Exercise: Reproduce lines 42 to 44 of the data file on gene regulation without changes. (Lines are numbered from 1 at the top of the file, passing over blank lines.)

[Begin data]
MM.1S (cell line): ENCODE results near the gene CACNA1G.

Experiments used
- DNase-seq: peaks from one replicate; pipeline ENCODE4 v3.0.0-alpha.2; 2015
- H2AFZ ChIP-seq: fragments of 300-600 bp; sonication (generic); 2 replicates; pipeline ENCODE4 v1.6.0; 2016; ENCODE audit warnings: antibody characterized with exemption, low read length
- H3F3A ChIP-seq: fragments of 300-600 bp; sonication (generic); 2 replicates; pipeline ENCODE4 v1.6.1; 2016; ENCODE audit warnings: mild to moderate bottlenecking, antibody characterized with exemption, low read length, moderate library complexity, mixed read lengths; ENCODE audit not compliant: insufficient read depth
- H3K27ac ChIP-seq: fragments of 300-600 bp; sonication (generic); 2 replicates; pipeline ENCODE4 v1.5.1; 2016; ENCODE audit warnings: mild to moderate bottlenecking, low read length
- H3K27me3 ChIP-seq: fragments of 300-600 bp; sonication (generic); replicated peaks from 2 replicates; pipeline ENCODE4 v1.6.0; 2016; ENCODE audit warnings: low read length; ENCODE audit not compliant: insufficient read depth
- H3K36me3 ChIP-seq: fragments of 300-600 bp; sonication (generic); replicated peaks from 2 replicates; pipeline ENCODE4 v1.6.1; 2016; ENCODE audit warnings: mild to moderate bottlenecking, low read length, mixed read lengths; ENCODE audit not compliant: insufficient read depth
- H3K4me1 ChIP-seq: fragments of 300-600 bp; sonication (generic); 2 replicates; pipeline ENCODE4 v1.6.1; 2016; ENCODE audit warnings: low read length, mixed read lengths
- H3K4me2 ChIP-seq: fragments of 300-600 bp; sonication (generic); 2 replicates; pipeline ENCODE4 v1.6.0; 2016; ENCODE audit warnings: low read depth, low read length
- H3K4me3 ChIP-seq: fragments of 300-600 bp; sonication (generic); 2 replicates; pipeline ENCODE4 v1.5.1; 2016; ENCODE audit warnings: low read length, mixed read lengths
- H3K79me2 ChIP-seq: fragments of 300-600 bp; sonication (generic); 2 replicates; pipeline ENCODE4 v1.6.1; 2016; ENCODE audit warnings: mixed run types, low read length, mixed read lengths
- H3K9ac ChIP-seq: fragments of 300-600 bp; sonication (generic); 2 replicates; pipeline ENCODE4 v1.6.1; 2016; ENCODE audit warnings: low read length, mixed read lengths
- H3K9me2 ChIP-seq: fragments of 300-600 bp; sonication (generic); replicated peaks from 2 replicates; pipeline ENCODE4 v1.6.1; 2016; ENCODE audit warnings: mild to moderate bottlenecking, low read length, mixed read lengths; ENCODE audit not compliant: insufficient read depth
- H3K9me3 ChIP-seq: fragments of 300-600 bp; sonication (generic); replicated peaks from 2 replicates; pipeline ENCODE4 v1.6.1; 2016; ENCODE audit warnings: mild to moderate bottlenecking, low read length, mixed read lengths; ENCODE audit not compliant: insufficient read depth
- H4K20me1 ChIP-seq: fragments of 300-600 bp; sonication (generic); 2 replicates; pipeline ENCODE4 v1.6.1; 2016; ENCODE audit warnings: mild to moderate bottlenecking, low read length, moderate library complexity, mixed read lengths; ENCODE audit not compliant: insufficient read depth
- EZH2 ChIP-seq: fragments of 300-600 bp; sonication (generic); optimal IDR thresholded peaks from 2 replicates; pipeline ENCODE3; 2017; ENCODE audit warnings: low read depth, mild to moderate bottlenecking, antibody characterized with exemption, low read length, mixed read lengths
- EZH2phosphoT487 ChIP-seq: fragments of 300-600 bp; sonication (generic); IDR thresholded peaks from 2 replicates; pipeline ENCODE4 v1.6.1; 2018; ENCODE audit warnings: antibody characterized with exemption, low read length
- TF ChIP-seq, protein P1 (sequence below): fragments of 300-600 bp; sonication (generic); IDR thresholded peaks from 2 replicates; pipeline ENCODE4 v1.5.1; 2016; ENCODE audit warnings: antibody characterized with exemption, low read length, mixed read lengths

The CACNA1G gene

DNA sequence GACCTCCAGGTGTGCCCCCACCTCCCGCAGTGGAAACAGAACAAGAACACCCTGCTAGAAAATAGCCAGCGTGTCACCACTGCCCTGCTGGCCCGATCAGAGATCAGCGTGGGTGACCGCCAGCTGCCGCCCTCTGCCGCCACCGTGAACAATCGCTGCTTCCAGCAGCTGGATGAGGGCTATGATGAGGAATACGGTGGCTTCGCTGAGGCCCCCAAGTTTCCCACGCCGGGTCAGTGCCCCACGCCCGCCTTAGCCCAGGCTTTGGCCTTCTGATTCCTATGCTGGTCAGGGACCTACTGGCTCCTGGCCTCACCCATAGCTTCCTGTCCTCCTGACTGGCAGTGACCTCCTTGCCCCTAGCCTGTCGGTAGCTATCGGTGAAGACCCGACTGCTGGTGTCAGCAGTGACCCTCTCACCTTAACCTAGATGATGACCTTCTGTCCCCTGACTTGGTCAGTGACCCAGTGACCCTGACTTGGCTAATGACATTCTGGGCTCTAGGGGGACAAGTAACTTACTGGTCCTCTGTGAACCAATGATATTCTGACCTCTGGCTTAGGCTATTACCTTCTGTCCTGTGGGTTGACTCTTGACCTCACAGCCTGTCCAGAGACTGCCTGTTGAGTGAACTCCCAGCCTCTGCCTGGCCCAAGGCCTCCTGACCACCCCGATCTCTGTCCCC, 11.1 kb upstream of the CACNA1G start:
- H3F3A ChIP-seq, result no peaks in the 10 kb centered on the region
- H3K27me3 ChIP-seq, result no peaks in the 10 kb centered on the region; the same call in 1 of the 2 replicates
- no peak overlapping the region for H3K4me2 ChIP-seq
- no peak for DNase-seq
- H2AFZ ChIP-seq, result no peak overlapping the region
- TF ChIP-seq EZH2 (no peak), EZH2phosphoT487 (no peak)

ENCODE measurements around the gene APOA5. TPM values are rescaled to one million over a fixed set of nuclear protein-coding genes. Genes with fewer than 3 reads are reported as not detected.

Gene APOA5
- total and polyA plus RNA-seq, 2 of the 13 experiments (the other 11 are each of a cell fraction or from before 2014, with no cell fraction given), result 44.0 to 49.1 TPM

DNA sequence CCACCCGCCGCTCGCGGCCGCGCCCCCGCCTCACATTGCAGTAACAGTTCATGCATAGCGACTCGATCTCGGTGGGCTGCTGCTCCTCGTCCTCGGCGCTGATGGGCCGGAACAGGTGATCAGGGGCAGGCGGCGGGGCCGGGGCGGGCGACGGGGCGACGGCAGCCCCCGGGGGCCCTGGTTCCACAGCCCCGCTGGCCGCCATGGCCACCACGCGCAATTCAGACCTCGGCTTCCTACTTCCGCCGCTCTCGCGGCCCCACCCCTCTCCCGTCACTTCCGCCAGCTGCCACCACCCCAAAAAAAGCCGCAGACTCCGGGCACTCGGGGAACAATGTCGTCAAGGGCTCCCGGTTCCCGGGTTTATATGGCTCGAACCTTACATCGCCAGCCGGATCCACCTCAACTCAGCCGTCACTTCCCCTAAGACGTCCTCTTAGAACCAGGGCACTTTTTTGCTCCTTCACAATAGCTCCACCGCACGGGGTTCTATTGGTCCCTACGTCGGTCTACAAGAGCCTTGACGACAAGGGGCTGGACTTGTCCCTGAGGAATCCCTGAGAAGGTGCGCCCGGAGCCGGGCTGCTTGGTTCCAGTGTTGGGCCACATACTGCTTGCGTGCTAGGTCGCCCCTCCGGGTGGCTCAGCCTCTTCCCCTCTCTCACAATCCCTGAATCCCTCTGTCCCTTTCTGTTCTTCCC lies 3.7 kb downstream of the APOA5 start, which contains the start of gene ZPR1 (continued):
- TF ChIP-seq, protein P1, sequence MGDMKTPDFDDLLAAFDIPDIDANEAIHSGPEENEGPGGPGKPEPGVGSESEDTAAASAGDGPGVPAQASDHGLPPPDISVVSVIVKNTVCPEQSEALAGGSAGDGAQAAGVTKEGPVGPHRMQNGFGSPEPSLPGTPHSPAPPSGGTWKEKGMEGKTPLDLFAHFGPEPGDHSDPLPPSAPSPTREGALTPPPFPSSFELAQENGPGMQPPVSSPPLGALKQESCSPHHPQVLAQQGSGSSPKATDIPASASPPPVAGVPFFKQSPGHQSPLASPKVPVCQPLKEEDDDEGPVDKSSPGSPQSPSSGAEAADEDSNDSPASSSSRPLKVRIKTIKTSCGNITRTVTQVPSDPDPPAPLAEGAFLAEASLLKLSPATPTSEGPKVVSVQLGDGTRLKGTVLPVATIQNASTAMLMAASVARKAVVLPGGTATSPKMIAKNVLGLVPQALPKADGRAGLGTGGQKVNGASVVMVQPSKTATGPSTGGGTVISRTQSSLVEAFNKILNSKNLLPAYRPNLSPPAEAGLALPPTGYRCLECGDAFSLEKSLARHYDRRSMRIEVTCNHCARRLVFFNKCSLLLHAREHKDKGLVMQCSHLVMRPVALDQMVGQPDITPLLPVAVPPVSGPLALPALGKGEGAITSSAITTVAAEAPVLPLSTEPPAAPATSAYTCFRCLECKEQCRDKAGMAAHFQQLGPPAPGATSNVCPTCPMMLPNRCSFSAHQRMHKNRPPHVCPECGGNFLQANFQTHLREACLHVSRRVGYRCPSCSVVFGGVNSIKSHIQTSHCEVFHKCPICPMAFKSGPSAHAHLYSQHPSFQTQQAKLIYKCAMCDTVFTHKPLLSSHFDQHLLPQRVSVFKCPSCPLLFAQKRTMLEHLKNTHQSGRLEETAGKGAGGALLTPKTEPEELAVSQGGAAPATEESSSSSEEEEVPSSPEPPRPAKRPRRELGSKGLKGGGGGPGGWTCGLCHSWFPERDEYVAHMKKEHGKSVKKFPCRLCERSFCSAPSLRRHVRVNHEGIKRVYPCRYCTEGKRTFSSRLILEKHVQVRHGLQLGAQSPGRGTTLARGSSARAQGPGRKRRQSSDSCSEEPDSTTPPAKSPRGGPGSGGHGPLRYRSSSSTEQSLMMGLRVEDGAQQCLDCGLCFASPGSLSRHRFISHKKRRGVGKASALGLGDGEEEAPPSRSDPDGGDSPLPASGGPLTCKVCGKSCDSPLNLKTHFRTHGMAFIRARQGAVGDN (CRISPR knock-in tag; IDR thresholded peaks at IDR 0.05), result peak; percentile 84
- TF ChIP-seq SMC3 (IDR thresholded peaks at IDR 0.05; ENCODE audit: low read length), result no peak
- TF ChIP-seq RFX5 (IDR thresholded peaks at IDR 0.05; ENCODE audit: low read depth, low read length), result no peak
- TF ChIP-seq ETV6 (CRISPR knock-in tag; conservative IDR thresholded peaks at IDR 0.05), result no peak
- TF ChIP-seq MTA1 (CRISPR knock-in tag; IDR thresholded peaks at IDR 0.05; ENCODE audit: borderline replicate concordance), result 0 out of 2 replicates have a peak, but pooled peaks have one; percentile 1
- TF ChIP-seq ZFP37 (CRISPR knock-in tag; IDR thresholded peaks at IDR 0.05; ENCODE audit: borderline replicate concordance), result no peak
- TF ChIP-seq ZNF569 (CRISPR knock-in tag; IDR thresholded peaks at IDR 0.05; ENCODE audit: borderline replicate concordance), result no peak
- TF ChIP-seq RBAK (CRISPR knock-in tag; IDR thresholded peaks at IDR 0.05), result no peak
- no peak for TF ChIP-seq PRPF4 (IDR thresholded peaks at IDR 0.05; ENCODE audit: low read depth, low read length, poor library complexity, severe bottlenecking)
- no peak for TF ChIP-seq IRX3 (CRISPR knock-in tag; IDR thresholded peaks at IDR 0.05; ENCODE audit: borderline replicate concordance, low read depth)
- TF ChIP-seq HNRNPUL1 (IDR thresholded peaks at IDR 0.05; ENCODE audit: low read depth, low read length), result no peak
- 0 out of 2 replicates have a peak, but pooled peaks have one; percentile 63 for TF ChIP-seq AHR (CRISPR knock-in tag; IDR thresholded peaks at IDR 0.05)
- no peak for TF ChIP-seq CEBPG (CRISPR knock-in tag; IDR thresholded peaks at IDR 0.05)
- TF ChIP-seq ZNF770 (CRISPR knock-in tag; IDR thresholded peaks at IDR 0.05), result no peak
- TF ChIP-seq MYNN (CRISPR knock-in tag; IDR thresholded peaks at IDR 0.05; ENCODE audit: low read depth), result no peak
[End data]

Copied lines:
- TF ChIP-seq HNRNPUL1 (IDR thresholded peaks at IDR 0.05; ENCODE audit: low read depth, low read length), result no peak
- 0 out of 2 replicates have a peak, but pooled peaks have one; percentile 63 for TF ChIP-seq AHR (CRISPR knock-in tag; IDR thresholded peaks at IDR 0.05)
- no peak for TF ChIP-seq CEBPG (CRISPR knock-in tag; IDR thresholded peaks at IDR 0.05)